MUNTOK, Feb. 22 -- Hundreds of tin miners on Indonesia's tin-producing island of Bangka rallied outside the local parliament demanding revisions to a new law which could hit the industry, a local mining association said on Thursday.
Indonesia's new mining and coal law, passed in December 2008, is considered more nationalistic and is intended to raise more revenue from the mining sector in a country with abundant natural resources.
Small-scale miners on Bangka island are concerned that they may not be allowed to mine tin because some clauses in the new mining law conflict with local government regulations, said Rudi, vice chairman of Association of Traditional Miners in Bangka, who like many Indonesians uses one name.
"There are too many overlapping regulations. We ask the local government to push for revisions in the new mining law," he said after about 300 miners gathered in front of West Bangka legislative council building in Muntok, about 113 kilometres from Pangkal Pinang, the capital of Bangka-Belitung province.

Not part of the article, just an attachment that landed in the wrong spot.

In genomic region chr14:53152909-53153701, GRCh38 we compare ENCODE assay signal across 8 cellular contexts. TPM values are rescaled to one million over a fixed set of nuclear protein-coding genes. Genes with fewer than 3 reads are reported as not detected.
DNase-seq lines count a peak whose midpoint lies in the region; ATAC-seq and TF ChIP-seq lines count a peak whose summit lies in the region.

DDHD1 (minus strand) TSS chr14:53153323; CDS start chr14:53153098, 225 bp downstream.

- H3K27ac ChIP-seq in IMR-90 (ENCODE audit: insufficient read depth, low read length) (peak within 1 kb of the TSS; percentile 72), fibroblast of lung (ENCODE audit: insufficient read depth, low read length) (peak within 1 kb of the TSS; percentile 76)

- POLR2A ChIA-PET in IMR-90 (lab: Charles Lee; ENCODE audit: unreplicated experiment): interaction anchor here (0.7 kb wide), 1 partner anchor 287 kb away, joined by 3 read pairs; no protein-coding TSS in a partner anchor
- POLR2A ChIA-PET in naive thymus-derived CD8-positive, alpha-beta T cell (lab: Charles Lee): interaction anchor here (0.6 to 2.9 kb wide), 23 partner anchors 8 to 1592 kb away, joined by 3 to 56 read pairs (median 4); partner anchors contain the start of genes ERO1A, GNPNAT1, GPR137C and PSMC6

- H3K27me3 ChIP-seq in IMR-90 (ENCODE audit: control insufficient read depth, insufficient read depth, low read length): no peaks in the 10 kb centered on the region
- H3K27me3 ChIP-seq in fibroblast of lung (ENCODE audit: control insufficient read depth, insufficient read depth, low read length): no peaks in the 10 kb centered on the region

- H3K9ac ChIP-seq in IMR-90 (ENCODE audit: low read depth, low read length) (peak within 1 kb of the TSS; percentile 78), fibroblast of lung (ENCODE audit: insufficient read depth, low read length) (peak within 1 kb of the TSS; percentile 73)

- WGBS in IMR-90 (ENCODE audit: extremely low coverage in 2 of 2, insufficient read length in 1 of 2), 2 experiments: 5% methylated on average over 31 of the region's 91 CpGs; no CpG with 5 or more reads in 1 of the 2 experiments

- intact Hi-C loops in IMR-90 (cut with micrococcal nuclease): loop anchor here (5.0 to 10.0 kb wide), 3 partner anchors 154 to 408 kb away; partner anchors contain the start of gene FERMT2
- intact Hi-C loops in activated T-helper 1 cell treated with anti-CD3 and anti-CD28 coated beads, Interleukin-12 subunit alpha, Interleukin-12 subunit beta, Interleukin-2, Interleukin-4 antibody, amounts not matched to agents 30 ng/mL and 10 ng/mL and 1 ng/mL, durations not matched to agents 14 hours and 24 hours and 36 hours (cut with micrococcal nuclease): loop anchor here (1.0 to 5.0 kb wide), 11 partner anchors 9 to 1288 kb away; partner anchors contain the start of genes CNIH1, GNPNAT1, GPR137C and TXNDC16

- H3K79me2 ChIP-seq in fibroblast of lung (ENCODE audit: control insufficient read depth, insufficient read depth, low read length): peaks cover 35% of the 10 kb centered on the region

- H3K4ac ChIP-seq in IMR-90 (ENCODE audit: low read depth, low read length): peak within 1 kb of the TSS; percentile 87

Under the new law, traditional miners are allowed to mine on river banks, whereas such mining in rivers is banned by the local government, Rudi said.
Indonesia supplies nearly 30 percent of the world's tin consumption, most of it coming from Bangka, where about 40 percent of the workforce is involved in tin mining.
Over the past four years, the local industry has been hit by weaker tin prices, a police crackdown on illegal mining, and the depletion of easily mined onshore reserves.
The new mining law also only gives miners the right to apply for a mining permit in a minimum area of 5,000 hectares, whereas traditional miners tend to work much smaller areas.
"This rule would allow only a handful of people to have mining business," Rudi said.
Indonesian police shut a tin smelter in Bangka, citing illegal mining, in recent weeks.
Markus, deputy speaker of the West Bangka legislative council said the council would help lobby the Bangka-Belitung provincial council for a revision on the new mining law.